Interested users can request access to EMSO infrastructures and installations. They will be provided with technical assistance and ancillary data that may be necessary to their work. Visitors and projects will be selected on the basis of the scientific and technical quality and novelty of the proposed activities. The capability to transfer the research performed in the project to the industry will also be valued.

The map below shows the four Facilities providing access in this 2022 Call. Each Facility has its particular features as they are operated by different institutions and their goals are diverse. Therefore it is advisable for the potential user to read the Facility information prior to sending the Letter of Intent. If specific technical information is needed to better identify the Facility that best suits the applicant needs, the contacts provided for each Facility will gladly advise the potential user.

1.Hellenic Arc

Access Provider: Hellenic Centre for Marine Research (HCMR), Greece

Location: 36°84′ N, 21°61′ E; 1670m water depth

The station is located in the South East Ionian Sea, offshore Pylos (Peloponnese), Greece

Intermediate Call Participation: June 30th, August 31st and October 31st

Operational constraints: None

Costs and Funding: EMSO provides 100% funding of Access Units and up to 8000€ for Operations and Consumables, aside from up to 3000€ for travel

Available Daily Access to Facility  Access Units
MoA1a: Remote Access with Sensor Hosting 0,50AU
MoA1b: Remote training 0,39AU
MoA3a: In Person Access at Lab or Cruise with Sensor Hosting 1,00AU
MoA3b: In Person Access at Lab or Cruise for training 0,83AU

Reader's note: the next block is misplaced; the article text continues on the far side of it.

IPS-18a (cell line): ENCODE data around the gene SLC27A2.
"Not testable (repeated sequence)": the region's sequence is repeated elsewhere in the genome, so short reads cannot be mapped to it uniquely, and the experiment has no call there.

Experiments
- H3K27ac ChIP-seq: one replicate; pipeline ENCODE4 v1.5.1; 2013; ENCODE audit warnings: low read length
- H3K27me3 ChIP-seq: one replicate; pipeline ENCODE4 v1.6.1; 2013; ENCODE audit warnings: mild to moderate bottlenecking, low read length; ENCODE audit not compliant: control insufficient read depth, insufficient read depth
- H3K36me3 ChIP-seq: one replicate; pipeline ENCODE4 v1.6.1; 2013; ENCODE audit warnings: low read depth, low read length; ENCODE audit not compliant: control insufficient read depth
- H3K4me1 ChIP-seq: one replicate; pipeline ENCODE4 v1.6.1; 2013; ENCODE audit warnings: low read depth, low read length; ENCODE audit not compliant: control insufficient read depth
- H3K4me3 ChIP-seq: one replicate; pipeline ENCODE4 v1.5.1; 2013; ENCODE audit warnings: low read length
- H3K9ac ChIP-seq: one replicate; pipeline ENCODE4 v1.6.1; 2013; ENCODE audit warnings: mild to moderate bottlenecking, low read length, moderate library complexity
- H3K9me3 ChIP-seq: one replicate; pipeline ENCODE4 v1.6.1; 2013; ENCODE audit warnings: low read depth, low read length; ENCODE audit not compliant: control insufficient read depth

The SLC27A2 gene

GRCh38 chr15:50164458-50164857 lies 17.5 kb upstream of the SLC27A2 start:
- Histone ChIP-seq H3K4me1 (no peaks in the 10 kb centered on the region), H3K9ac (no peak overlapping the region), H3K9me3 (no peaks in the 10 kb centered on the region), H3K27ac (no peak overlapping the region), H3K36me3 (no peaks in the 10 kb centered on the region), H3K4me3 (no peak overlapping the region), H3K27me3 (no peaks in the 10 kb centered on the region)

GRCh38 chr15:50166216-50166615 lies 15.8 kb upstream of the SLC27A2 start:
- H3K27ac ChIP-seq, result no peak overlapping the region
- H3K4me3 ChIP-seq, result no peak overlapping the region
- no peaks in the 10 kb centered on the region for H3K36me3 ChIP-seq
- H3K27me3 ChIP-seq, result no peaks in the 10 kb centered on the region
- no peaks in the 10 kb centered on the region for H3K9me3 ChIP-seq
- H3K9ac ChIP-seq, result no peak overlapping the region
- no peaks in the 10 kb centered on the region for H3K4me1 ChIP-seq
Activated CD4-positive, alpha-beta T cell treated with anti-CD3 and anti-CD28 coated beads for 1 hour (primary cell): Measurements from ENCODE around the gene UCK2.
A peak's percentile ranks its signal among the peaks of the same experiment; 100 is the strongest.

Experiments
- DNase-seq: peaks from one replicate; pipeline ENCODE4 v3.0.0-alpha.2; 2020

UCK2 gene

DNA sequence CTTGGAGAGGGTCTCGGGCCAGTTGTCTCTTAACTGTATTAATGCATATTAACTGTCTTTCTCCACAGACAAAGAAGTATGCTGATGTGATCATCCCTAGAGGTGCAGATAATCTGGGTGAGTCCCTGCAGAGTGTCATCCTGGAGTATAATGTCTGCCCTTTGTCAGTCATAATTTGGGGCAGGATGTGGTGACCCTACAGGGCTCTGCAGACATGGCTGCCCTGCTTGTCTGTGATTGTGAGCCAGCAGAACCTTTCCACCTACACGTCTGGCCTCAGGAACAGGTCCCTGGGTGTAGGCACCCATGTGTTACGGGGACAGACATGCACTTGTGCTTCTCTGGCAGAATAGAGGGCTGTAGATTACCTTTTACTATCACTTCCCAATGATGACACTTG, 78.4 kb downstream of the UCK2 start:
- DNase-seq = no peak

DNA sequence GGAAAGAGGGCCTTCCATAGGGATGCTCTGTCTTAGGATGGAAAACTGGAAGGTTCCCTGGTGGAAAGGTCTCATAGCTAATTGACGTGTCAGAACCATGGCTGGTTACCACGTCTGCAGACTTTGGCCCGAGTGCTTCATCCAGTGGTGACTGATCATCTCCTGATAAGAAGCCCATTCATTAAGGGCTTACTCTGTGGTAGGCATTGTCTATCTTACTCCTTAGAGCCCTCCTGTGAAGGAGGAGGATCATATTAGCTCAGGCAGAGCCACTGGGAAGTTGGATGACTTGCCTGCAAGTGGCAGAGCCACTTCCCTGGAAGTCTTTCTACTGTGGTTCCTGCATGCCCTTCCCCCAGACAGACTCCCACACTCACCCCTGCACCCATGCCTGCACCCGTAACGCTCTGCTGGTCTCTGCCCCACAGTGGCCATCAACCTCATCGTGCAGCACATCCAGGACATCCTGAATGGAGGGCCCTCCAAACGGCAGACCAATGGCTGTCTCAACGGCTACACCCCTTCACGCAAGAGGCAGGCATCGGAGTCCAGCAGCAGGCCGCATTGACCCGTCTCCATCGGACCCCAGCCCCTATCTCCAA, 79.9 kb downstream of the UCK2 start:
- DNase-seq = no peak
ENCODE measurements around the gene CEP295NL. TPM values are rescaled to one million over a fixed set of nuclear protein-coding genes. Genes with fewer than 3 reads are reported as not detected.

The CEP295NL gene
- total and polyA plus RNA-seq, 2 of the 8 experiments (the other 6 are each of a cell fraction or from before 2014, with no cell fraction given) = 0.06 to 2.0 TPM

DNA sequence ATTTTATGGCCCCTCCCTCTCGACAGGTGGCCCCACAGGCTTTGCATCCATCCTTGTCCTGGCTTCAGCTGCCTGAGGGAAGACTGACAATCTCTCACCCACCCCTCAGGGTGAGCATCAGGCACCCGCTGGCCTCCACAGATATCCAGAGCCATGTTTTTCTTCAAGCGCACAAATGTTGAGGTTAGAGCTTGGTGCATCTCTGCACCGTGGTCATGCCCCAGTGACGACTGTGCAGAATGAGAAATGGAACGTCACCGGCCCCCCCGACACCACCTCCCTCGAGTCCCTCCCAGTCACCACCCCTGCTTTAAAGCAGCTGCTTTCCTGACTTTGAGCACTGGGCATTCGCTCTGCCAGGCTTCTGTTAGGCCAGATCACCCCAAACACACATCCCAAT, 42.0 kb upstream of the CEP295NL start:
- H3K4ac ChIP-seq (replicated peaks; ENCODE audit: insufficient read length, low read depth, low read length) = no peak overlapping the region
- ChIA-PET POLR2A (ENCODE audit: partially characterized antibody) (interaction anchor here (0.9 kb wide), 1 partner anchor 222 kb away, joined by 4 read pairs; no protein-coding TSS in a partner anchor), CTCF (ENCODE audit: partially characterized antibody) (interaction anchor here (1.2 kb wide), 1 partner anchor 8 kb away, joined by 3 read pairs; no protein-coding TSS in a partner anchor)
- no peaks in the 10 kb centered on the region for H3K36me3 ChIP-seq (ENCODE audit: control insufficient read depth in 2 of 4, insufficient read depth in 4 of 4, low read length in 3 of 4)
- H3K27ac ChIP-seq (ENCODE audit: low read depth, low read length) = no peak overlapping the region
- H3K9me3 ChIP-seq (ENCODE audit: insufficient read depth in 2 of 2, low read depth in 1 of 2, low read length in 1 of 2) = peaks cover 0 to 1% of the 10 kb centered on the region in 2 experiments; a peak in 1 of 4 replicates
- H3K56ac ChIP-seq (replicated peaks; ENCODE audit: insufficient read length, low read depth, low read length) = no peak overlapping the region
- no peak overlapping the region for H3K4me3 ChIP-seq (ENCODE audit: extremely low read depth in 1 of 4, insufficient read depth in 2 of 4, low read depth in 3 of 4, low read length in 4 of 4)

Website address: http://www.poseidon.hcmr.gr

Contact: George PETIHAKIS (gpetihakis@hcmr.gr)

Description of the infrastructure

The Pylos observatory has been operating since May 2007 in the SE Ionian Sea at a depth of 1670m. The observatory includes a water column component, an autonomous seabed platform and a cabled observatory. The site location is on the pathway of the Aegean Sea dense water that travels to the north along the western Greek coast, while it is also located in a very geologically active area with lots of earthquakes and landslides as well as a potential source for Tsunamis that may affect the Eastern Mediterranean Sea.

The water column component consists of a surface Wavescan type buoy equipped with sensors for meteorological, waves and surface oceanographic parameters as well as a suite of CTD sensors attached on the inductive mooring line down to 1000 m depth. All sensors provide real time hydrological observations of this key-area where the Cretan Intermediate and Deep Waters (CIW, CDW) spread northwards towards the Adriatic and meet with the Eastern Mediterranean Deep Waters (EMDW). The seabed component consists of an autonomous platform equipped with a high accuracy and sampling frequency pressure sensor for tsunami detection as part of an early warning system. The platform is also equipped with a CTD probe and dissolved oxygen sensor, offering at the same time near-floor deep observations in the Eastern Mediterranean sea. The cabled platform extends the measurements for the Pylos observatory, providing real time measurements at a depth of approximately 1800 meters with instruments measuring conductivity, temperature, pressure, dissolved oxygen, turbidity, currents (upward looking 500 meters), tsunami monitoring system, pH, CO2 partial pressure, passive acoustics, magnetic data, seismic data and gravity data.

Hosting components

  • Surface buoy
  • Mooring line
  • Cabled observatory
  • Additional stand-alone moorings
  • Autonomous platform

Measured variables

  • Atmosphere: Air temperature, air pressure, wind speed/direction
  • Ocean-Air interface: Wave height/direction, temperature, salinity, pressure, currents (1m)
  • Water column:
    • Salinity, temperature, pressure, dissolved oxygen, fluorescence, turbidity (20m, 50m, 75m, 100m)
    • Salinity, temperature, pressure (250m, 400m, 600m, 1000m)

Other capabilities and services

  • Data and sensor inter-comparison tests and validation missions.
  • Conductivity and Temperature calibration lab

Support offered

Logistical, technological and scientific support for all components.

2. Expandable Seaflor Observatoy (OBSEA)

Access Provider: Universitat Politècnica de Catalunya, Spain